Skip to Content

Notice

Agency Forms Undergoing Paperwork Reduction Act Review

Document Details

Information about this document as published in the Federal Register.

Published Document

This document has been published in the Federal Register. Use the PDF linked in the document sidebar for the official electronic format.

Start Preamble

The Centers for Disease Control and Prevention (CDC) publishes a list of information collection requests under review by the Office of Management and Budget (OMB) in compliance with the Paperwork Reduction Act (44 U.S.C. Chapter 35). To request a copy of these requests, call the CDC Reports Clearance Officer at (404) 639-5960 or send an e-mail to omb@cdc.gov. Send written comments to CDC Desk Officer, Office of Management and Budget, Washington, DC or by fax to (202) 395-5806. Written comments should be received within 30 days of this notice.

Proposed Project

Development and Evaluation of Eagle Books and Youth Eagle Books for American Indians and Alaska Natives (AI/ANs)—New—National Center for Chronic Disease Prevention and Health Promotion (NCCDPHP), Centers for Disease Control and Prevention (CDC).

Background and Brief Description

The development of effective diabetes prevention programs targeting AI/AN youth is a compelling priority in education and public health. AI/AN individuals develop type 2 diabetes at younger ages, experience more years of disease burden and have a high probability of developing diabetes-related complications. However, research shows that type 2 diabetes can be prevented or delayed with healthy foods and nutrition, moderate physical activity, and social support. A number of health communication products have been developed specifically for AI/AN youth. These include the Eagle Books, the Youth Books, and the Diabetes Education in Tribal Schools (DETS) curriculum.

The Eagle Books are a series of four books that have been incorporated into the lesson plans for the Kindergarten (K) through fourth grades of the DETS curriculum. The materials are a result of a project that engaged eight Tribal Colleges and Universities, NIH, CDC, and IHS to develop culturally-grounded, scientifically sound lessons to promote awareness about diabetes and lifestyle adaptations. CDC is currently developing additional books for Native American youth ages nine to thirteen (the “Youth Books”).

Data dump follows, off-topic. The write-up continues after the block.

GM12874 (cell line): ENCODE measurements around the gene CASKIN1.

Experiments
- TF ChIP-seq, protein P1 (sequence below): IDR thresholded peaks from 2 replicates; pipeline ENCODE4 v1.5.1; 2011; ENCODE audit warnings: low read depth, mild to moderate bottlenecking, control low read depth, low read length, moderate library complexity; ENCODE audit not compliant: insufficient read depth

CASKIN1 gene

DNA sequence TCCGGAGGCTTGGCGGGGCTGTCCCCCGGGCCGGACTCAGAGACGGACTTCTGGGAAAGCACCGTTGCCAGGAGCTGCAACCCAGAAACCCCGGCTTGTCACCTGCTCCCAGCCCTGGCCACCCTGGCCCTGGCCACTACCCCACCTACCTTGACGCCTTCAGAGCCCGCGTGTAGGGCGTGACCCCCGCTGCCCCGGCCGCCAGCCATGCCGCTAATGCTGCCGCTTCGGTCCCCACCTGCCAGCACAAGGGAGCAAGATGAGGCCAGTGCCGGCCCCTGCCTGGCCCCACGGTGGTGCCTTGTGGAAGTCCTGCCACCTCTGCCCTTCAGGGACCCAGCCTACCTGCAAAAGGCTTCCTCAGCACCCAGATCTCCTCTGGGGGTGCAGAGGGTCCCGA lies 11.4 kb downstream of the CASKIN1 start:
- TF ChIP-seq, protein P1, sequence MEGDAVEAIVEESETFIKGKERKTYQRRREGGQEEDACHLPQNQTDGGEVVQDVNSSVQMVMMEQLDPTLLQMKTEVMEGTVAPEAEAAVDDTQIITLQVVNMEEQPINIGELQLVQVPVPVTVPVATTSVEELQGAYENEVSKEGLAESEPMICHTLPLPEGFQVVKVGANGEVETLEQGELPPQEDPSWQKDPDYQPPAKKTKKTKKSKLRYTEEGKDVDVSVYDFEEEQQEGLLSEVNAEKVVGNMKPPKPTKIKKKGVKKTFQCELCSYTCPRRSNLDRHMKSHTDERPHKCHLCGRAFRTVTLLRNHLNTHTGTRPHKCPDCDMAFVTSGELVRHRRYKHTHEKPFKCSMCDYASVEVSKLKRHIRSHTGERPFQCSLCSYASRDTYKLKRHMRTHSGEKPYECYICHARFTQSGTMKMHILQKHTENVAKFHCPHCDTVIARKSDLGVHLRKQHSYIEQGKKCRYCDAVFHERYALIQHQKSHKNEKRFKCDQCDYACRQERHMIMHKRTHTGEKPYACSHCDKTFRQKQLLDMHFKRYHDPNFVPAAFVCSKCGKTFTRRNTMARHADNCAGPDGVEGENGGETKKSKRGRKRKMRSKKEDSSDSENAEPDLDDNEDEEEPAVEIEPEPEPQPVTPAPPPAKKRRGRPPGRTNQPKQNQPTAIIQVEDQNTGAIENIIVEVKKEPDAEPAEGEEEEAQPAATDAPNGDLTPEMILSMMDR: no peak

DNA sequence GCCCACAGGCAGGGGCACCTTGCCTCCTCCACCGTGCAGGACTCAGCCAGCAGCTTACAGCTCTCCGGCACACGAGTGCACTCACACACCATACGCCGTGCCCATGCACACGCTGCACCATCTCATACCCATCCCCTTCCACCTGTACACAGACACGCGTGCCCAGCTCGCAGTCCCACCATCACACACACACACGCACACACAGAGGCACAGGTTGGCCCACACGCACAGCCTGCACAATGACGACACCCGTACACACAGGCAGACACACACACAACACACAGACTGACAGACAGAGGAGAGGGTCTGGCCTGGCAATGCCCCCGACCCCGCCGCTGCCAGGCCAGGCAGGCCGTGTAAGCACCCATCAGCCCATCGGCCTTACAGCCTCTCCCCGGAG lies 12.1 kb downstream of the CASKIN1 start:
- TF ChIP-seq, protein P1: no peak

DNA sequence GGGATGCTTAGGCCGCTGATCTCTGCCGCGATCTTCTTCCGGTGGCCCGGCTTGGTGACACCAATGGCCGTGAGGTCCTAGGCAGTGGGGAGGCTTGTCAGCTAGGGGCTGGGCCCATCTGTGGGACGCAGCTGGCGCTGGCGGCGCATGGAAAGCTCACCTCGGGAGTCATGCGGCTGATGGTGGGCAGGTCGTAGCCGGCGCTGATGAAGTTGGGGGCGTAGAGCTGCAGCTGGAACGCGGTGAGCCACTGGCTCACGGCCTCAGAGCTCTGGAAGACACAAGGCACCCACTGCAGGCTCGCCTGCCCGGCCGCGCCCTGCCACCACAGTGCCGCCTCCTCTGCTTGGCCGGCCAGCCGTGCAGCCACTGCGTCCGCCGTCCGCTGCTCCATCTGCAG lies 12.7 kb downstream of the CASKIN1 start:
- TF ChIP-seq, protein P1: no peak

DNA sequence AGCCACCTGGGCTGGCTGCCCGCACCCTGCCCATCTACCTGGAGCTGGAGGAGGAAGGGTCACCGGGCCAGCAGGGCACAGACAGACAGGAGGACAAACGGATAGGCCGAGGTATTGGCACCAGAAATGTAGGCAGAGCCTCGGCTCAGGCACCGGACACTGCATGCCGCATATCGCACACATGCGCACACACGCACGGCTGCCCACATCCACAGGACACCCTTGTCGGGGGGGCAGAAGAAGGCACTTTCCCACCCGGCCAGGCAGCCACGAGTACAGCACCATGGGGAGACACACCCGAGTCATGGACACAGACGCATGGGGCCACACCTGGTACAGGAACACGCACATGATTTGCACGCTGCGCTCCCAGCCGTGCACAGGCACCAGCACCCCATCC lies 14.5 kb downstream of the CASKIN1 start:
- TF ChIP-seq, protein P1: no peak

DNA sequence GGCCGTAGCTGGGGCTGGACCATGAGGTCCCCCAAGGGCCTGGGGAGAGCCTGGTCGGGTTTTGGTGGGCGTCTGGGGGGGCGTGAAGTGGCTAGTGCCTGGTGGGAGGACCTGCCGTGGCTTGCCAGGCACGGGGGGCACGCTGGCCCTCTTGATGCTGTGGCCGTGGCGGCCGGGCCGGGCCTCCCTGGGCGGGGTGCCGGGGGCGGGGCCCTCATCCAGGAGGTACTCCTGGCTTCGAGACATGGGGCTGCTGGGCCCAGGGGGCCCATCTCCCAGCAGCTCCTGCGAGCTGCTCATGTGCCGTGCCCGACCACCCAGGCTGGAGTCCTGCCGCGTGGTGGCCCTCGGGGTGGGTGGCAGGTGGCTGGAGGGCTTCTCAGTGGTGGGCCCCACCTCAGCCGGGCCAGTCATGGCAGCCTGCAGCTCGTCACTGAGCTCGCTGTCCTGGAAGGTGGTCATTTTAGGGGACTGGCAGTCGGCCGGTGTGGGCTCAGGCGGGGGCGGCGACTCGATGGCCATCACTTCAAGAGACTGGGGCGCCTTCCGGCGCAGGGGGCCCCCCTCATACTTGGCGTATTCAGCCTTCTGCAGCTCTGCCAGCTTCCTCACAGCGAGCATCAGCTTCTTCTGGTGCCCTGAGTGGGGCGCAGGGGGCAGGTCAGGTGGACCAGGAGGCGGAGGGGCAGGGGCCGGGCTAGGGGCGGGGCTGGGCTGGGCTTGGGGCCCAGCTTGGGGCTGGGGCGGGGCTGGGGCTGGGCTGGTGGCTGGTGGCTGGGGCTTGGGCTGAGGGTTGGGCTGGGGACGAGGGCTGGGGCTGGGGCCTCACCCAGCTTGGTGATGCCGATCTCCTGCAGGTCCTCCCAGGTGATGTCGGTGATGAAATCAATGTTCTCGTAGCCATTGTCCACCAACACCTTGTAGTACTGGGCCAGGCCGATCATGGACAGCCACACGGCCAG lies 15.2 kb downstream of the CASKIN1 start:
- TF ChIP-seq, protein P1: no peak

CDC plans to conduct a descriptive evaluation of the Eagle Books and the DETS curriculum. Data collection will involve discussion groups and in-depth interviews conducted during site visits to 12 selected American Indian communities. Each site visit will consist of: (i) Interviews with up to 3 community health representatives; (ii) Interviews with up to 2 school administrators from a local elementary school and a middle school; (iii) One discussion (focus) group with teachers from a local elementary school and one discussion group with teachers from a Start Printed Page 21748local middle school; (iv) Two discussion (focus) groups with children: One group with younger children (grades K-1) and one group with older children (grades 2-4); (v) Two discussion (focus) groups with parents: one group with parents of younger children and one group with parents of older children; and (vi) Observational tours of the community.

During the site visits, respondents will be asked to provide general feedback about the Eagle Books and how the Eagle Books have affected knowledge, attitudes, and behaviors; how materials currently support or could be used to support other local diabetes prevention efforts; and how the planned Youth Books could support the DETS curriculum. De-identified information will be collected and analyzed by staff from CDC's Native Diabetes Wellness Program (NDWP), with the assistance of a data collection contractor.

Findings will be used to identify “best practices” with regard to implementation and use of the Eagle Books and DETS curriculum; to inform the development of similar materials; and to enhance current and future community outreach and technical assistance efforts aimed at preventing or controlling diabetes in AI/AN youth.

Information will be collected in an average of four communities per year over three years. Participation is voluntary and there are no costs to respondents other than their time. The total estimated annualized burden hours are 132.

Estimated Annualized Burden Hours

Type of respondentForm nameNumber of respondentsNumber of responses per respondentAverage burden per response (in hours)
Community Health RepresentativesInterview Guide for Community Health Representatives1211
AdministratorsInterview Guide for Administrators Grades K-4411
Interview Guide for Administrators Grades 5-8411
TeachersDiscussion Guide for Teachers Grades K-416175/60
Discussion Guide for Teachers Grades 5-816175/60
ParentsDiscussion Guide for Parents Grades K-44811
ChildrenDiscussion Guide for Children Grades K-116145/60
Discussion Guide for Children Grades 2-3-416145/60
Start Signature

Daniel Holcomb,

Reports Clearance Officer, Centers for Disease Control and Prevention.

End Signature End Preamble

[FR Doc. 2011-9280 Filed 4-15-11; 8:45 am]

BILLING CODE 4163-18-P